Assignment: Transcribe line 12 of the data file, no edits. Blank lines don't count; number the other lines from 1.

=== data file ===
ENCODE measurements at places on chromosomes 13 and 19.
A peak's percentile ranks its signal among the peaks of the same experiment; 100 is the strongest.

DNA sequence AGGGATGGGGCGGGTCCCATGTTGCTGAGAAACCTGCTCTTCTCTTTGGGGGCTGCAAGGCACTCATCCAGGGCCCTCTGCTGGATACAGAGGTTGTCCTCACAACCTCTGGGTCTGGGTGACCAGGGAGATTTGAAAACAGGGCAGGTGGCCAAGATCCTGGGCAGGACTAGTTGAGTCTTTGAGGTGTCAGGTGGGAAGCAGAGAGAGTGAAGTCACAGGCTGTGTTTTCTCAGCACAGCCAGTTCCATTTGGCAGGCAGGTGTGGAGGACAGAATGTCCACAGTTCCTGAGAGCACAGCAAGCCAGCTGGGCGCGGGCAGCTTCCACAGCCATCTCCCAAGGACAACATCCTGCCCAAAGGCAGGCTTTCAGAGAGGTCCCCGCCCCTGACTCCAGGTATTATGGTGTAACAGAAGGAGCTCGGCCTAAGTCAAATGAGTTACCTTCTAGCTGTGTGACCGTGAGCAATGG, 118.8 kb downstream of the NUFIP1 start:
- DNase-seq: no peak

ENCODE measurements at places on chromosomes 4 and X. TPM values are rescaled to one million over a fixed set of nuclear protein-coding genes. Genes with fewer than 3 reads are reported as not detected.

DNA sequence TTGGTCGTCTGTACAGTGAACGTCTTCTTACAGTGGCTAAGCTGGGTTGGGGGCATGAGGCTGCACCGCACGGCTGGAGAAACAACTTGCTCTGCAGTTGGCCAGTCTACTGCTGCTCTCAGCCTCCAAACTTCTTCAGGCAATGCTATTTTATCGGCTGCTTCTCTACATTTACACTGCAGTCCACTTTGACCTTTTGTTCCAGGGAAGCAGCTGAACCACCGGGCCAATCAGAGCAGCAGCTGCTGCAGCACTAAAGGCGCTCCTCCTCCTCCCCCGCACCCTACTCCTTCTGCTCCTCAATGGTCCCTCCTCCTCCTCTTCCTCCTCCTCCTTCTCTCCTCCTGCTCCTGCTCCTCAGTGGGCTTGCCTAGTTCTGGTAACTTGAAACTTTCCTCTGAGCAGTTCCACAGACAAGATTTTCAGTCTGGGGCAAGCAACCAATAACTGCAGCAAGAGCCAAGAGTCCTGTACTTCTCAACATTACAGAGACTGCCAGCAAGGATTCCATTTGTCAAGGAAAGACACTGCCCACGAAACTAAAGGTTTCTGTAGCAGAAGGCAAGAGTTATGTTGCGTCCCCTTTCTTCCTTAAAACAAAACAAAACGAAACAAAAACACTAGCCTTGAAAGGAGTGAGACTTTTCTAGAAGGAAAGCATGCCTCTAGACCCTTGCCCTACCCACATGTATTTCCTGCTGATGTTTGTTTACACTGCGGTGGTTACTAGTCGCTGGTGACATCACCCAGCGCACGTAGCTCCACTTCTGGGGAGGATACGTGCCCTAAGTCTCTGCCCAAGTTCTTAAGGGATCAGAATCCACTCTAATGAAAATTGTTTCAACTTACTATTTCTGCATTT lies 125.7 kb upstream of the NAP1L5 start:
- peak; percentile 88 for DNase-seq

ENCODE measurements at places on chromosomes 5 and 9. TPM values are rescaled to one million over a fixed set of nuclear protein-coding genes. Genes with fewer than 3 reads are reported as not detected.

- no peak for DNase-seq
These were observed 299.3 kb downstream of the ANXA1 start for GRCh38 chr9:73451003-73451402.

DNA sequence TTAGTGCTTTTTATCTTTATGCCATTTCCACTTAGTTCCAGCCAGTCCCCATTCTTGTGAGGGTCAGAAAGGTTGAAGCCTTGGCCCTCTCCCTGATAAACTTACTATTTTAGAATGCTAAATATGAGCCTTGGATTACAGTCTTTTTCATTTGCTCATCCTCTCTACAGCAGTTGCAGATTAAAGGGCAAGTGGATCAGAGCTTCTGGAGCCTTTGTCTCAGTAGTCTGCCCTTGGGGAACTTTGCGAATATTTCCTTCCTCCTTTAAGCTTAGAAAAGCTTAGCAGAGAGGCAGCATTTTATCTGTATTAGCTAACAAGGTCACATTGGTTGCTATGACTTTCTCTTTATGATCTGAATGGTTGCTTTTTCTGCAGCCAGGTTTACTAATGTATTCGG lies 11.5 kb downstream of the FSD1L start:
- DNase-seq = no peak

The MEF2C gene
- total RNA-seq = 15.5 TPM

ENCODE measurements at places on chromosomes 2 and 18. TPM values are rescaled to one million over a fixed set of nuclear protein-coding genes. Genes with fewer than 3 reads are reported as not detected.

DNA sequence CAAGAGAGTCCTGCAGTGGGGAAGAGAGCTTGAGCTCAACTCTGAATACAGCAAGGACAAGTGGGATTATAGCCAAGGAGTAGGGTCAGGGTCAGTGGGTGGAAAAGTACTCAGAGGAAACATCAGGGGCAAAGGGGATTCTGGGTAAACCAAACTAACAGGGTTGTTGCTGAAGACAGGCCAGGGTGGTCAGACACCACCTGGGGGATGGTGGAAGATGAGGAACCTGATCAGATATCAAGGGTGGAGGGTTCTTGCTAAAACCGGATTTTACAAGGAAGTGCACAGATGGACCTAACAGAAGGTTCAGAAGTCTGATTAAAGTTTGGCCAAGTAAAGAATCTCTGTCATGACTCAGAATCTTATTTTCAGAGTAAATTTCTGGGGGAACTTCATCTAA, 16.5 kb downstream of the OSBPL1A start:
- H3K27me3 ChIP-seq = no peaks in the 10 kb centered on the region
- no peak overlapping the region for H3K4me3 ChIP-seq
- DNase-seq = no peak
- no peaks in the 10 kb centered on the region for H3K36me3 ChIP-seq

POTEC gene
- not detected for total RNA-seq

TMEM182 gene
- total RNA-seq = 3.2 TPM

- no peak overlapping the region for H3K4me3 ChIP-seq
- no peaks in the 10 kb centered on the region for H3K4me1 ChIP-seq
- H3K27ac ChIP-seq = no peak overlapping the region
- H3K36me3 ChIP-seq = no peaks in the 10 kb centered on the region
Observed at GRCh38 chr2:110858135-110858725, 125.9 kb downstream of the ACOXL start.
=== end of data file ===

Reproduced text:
- DNase-seq = no peak